This offseason, we've ranked all the best college football players individually, and we've ranked the best position units. Now that it's August and we're preparing for our overall preseason rankings, it's time to take a look at the best offenses and defenses in college football.

First, it's the top 25 offenses, based on a combination of proven talent and coaching and how well we think these units will function as a whole during the 2017 season. (They're not necessarily rankings of who will score the most points or rack up the most yards.)

The top 25 defenses can be found here.

1. Oklahoma. On one hand, Oklahoma lost 2,334 combined rushing yards from Samaje Perine and Joe Mixon, and it lost 159 combined catches from Mixon, Perine, Geno Lewis and Heisman finalist Dede Westbrook. On the other hand, quarterback Baker Mayfield returns after his second straight top-four Heisman finish, and left tackle Orlando Brown leads a veteran offensive line that may be the best in the country. Offensive coordinator Lincoln Riley, one of the nation's top play-callers, was elevated to head coach, and while he has substantial production to replace, the foundation is here with Mayfield and a potentially dominant line, and there are plenty of breakout candidates at running back and receiver. The Sooners finished second in offensive SRS, first in Football Outsiders' offensive S&P+ and first among Power Five teams in yards per play. Maybe they won't match the highs of last year, when they went unbeaten in Big 12 play, but they can still be as dangerous as any offense in the country in the final year of the prolific Riley-Mayfield partnership.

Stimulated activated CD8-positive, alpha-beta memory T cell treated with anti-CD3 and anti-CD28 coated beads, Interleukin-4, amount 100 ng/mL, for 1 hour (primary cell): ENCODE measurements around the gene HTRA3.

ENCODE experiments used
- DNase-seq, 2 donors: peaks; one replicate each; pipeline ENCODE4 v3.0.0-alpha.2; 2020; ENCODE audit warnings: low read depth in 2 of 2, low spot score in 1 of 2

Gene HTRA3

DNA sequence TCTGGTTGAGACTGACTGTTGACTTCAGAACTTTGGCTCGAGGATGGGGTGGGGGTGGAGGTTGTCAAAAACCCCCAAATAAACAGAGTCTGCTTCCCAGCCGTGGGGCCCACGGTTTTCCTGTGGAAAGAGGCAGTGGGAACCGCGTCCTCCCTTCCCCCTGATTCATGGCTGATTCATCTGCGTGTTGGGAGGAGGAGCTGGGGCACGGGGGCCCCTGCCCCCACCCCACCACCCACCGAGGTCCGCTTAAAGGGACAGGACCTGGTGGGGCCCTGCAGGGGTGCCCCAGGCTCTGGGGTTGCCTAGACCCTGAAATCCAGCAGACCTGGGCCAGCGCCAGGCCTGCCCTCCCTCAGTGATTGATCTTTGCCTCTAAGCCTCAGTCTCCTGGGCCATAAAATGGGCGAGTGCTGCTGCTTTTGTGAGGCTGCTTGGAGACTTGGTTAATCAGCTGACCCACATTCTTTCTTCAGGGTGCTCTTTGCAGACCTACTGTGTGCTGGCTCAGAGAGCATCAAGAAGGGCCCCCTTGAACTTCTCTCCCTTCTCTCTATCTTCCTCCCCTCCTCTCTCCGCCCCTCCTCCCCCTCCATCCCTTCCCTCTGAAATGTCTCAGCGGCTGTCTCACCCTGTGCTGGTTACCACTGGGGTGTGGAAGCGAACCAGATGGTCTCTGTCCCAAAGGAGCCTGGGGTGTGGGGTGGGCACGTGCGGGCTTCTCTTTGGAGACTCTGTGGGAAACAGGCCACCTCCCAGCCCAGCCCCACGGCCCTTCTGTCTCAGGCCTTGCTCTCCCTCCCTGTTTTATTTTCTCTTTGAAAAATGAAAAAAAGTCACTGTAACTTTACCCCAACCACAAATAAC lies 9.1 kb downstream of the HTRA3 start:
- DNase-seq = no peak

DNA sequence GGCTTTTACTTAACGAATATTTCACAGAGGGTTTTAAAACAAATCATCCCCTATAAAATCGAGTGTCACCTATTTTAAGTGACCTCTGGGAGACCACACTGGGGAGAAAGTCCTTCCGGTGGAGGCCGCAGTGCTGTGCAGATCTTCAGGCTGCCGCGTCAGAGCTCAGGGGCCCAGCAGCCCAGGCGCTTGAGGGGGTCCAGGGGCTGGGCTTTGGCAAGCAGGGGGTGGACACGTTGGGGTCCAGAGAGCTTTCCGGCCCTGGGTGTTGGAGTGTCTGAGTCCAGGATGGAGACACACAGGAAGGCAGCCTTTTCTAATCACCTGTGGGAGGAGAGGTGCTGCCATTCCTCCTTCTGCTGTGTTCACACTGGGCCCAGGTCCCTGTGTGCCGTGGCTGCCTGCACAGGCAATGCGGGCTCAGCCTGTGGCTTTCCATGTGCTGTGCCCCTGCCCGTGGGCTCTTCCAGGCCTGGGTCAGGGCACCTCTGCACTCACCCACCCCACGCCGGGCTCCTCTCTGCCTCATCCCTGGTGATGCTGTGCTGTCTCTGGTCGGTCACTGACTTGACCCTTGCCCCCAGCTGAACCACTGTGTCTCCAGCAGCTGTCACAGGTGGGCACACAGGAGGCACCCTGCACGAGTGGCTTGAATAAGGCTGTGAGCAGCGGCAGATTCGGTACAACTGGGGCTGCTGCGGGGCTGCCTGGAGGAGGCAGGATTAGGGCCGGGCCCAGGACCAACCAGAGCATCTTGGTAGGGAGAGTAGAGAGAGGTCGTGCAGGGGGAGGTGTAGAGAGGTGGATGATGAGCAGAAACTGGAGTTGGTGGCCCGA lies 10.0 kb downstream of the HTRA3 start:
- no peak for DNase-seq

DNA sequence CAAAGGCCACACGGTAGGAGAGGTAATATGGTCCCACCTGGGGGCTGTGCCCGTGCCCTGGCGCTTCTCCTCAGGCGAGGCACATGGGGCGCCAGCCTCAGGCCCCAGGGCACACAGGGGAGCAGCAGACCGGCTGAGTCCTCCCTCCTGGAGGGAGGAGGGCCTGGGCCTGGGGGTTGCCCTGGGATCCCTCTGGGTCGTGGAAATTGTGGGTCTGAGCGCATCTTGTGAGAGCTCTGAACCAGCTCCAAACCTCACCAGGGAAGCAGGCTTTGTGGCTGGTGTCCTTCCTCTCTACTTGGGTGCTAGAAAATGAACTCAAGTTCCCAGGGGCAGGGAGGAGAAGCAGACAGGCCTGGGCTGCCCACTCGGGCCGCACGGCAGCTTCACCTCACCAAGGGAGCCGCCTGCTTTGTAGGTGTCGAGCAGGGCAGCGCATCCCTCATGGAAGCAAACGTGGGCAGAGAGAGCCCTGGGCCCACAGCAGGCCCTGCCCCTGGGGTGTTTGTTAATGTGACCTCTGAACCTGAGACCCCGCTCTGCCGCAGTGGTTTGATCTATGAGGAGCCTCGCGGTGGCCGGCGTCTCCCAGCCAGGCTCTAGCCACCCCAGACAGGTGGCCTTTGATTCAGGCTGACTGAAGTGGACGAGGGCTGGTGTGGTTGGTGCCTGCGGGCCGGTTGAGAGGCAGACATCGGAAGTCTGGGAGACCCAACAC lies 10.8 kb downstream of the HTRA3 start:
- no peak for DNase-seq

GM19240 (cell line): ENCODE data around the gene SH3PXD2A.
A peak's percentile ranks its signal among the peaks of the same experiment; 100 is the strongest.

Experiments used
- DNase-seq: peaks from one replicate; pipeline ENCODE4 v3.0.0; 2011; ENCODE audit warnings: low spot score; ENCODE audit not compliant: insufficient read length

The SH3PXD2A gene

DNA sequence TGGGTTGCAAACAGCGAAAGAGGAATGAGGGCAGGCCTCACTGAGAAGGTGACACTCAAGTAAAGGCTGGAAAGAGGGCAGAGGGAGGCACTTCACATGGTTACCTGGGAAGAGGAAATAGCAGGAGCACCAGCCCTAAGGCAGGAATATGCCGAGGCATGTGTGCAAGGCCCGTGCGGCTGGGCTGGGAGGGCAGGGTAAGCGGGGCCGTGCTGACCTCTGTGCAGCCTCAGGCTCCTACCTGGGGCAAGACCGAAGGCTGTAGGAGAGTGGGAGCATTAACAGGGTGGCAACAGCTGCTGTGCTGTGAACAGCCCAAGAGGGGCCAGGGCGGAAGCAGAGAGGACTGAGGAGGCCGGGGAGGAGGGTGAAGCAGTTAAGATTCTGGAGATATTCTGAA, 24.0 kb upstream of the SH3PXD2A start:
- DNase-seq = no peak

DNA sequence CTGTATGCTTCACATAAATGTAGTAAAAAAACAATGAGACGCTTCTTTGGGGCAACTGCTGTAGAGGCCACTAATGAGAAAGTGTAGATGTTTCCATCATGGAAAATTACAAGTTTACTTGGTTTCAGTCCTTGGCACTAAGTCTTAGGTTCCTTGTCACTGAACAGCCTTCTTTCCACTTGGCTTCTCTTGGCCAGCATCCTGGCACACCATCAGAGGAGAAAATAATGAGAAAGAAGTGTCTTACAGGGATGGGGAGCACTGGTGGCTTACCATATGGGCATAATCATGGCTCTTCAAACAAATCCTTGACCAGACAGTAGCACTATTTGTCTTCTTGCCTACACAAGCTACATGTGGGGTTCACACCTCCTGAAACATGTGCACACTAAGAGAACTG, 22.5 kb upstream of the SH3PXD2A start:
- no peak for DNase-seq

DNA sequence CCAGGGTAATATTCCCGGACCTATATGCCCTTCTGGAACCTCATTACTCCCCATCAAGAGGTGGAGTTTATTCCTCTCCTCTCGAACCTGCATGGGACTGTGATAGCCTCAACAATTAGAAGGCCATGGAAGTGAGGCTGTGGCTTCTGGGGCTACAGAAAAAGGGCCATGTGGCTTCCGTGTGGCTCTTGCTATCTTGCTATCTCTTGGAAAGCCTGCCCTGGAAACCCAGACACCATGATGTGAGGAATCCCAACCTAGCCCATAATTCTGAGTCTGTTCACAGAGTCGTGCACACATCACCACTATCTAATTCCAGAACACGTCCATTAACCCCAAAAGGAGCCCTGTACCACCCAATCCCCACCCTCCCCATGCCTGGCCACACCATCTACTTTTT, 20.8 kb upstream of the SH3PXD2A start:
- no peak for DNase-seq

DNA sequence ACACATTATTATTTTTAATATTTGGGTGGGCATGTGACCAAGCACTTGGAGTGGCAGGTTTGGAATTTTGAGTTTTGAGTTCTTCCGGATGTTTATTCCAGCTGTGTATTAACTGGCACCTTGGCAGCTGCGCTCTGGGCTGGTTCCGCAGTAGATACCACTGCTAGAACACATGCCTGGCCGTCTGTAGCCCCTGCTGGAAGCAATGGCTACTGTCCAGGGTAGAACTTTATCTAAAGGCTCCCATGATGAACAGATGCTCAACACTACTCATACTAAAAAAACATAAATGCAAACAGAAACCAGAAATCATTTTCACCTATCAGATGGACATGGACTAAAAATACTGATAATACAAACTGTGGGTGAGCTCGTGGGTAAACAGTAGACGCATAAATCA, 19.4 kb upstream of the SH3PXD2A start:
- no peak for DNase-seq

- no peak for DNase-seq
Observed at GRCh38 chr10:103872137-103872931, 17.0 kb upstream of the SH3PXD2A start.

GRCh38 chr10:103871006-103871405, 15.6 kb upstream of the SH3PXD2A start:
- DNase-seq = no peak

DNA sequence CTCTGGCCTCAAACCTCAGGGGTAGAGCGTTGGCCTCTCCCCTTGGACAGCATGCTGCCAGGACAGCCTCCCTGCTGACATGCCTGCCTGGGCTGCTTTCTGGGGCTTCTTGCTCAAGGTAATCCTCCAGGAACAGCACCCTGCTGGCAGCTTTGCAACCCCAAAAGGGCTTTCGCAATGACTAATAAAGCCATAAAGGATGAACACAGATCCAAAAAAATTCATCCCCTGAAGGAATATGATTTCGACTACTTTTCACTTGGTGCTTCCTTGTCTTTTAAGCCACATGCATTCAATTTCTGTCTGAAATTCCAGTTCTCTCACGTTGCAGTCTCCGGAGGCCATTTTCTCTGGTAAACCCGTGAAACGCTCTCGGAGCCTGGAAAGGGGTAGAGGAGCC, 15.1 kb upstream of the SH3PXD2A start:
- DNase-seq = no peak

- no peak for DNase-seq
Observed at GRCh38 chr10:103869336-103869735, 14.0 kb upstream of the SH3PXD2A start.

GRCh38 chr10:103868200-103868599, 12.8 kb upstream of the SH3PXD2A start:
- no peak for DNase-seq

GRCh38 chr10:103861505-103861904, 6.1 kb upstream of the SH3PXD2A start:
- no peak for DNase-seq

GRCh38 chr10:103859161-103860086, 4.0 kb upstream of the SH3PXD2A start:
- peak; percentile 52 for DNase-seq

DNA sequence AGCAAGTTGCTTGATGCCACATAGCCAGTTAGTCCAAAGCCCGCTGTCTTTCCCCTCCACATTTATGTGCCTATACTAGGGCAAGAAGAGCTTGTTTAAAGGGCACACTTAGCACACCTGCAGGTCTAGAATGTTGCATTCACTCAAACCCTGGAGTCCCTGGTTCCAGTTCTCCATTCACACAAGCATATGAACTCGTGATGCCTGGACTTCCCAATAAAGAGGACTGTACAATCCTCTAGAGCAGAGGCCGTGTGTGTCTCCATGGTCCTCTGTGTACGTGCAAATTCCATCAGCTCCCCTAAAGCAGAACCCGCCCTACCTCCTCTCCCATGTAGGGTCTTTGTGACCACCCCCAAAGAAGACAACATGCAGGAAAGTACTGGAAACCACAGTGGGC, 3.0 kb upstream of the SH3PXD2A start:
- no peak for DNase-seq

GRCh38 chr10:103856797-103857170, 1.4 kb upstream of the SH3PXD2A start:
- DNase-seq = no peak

2. Penn State. The Nittany Lions vaulted from 78th to 21st in yards per play, growing into an explosive big-play unit under new coordinator Joe Moorhead. Saquon Barkley is the nation's best running back, Trace McSorley averaged 9.3 yards per attempt in his first year starting at quarterback, the receiving corps will be deep even without Chris Godwin and the offensive line will easily be in its best shape since James Franklin arrived, with long-awaited depth. Penn State underwent a stunning transformation over the course of last season after a couple years of frustration, as the Lions emerged as one of the most entertaining teams in football. Most of that offense is back, with a year of familiarity in the system under their belts. Maybe they won't hit as many big plays, but they're going to be more efficient thanks to improved blocking.